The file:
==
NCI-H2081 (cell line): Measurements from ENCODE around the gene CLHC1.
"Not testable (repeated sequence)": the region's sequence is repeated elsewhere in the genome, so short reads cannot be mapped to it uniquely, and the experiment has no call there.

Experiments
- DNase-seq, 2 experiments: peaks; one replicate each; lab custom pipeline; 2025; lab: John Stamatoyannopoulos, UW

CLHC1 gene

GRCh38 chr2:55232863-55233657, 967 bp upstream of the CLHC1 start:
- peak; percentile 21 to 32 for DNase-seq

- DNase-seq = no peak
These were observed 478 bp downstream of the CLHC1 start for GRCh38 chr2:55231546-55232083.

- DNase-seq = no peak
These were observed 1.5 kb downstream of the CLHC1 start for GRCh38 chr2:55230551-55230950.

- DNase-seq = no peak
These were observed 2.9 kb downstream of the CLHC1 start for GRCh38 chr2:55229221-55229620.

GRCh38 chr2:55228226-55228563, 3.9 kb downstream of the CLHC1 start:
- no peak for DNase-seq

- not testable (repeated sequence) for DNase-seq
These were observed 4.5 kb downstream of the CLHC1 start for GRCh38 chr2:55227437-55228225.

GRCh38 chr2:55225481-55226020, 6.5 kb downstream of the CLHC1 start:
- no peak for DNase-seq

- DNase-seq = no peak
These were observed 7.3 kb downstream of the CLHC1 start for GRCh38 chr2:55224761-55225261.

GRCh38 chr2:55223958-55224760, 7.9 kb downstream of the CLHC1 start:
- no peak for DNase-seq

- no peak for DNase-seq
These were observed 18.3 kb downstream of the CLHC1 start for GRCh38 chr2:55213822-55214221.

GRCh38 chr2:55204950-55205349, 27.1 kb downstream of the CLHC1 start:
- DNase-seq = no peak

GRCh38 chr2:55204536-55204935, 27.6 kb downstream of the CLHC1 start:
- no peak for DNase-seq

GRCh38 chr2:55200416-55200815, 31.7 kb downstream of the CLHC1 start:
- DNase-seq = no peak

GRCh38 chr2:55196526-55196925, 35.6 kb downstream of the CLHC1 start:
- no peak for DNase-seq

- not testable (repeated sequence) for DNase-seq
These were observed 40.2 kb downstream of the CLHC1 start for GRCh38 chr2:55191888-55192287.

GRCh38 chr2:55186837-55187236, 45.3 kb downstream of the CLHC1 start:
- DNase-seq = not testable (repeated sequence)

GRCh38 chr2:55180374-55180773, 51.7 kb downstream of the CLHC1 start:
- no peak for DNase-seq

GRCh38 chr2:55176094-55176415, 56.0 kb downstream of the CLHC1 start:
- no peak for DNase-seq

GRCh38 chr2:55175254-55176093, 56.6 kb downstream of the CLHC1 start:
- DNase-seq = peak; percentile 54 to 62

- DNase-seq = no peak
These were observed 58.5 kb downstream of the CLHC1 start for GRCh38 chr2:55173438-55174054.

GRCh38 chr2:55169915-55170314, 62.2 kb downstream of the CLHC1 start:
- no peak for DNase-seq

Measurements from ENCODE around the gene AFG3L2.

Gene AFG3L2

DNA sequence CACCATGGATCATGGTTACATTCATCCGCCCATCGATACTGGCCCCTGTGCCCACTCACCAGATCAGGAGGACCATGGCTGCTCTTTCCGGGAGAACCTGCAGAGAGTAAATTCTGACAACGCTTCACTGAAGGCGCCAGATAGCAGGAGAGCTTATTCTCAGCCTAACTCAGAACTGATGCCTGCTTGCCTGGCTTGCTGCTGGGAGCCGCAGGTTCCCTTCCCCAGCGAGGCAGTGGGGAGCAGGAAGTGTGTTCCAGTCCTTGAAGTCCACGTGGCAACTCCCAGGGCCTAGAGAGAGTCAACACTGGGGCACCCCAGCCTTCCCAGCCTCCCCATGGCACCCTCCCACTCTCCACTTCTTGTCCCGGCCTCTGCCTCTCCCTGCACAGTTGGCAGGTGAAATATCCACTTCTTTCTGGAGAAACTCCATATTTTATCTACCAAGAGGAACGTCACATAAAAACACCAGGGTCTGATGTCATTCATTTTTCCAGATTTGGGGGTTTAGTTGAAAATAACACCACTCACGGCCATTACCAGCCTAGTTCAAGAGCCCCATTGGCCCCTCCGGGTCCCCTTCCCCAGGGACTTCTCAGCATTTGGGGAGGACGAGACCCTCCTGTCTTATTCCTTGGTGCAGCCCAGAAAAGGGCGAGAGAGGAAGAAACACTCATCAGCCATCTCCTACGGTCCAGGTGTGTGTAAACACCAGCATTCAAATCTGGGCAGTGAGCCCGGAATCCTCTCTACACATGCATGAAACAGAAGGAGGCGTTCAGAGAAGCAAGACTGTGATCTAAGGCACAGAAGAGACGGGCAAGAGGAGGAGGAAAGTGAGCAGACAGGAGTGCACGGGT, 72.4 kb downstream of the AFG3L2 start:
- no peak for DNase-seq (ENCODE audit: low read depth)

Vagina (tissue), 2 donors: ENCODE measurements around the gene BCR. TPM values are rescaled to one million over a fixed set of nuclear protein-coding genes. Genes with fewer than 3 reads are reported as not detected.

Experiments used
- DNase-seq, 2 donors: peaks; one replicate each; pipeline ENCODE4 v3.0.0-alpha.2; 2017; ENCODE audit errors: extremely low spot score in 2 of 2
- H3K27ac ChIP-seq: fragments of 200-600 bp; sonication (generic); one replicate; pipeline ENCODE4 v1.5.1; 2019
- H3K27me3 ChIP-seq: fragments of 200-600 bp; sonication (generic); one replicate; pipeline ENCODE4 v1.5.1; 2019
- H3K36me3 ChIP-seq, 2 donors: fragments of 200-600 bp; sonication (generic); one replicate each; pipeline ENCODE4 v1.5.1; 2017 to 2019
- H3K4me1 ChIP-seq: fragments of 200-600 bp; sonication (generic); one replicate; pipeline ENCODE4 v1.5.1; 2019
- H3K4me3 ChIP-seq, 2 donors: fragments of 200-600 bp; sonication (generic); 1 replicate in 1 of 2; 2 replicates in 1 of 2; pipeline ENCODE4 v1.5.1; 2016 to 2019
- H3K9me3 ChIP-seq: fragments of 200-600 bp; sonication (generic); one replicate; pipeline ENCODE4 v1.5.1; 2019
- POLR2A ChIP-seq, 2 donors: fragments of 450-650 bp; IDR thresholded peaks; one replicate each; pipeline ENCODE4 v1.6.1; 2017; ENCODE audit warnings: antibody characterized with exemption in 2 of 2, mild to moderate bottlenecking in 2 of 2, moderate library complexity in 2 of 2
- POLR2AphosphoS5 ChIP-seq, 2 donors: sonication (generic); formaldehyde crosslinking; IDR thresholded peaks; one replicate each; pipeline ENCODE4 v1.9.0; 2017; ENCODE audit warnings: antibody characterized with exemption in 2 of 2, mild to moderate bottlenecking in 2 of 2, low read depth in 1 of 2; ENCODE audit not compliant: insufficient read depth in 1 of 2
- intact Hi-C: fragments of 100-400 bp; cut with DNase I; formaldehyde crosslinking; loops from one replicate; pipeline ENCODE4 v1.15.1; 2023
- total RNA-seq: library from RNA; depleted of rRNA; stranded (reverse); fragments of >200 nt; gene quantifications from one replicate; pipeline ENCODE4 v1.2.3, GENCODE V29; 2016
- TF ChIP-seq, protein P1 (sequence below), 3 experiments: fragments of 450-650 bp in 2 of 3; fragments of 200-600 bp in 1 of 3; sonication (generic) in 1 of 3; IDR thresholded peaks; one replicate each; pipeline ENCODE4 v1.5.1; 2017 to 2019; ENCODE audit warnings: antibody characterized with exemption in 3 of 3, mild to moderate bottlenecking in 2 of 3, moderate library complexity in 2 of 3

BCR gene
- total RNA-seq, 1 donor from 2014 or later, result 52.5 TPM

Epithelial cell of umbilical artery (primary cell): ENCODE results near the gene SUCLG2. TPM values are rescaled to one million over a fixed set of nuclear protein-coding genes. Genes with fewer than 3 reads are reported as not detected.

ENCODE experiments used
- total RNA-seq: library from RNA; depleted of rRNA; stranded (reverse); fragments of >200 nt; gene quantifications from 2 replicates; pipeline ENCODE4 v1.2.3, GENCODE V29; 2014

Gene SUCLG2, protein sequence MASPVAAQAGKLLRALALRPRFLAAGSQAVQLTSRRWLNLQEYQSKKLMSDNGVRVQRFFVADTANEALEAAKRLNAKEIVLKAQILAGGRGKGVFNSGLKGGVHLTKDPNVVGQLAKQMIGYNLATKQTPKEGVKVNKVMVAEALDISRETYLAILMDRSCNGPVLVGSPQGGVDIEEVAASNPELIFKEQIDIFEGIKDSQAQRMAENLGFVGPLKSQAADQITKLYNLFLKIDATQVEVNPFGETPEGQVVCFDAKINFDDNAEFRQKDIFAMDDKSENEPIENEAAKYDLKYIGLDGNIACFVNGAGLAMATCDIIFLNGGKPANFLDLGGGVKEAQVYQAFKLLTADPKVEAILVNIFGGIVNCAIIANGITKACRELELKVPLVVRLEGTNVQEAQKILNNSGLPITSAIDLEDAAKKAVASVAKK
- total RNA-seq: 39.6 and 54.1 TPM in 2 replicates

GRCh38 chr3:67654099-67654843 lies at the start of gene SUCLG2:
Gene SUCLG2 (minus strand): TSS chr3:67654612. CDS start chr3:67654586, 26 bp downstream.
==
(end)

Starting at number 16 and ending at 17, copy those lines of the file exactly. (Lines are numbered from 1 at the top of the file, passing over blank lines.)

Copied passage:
- not testable (repeated sequence) for DNase-seq
These were observed 4.5 kb downstream of the CLHC1 start for GRCh38 chr2:55227437-55228225.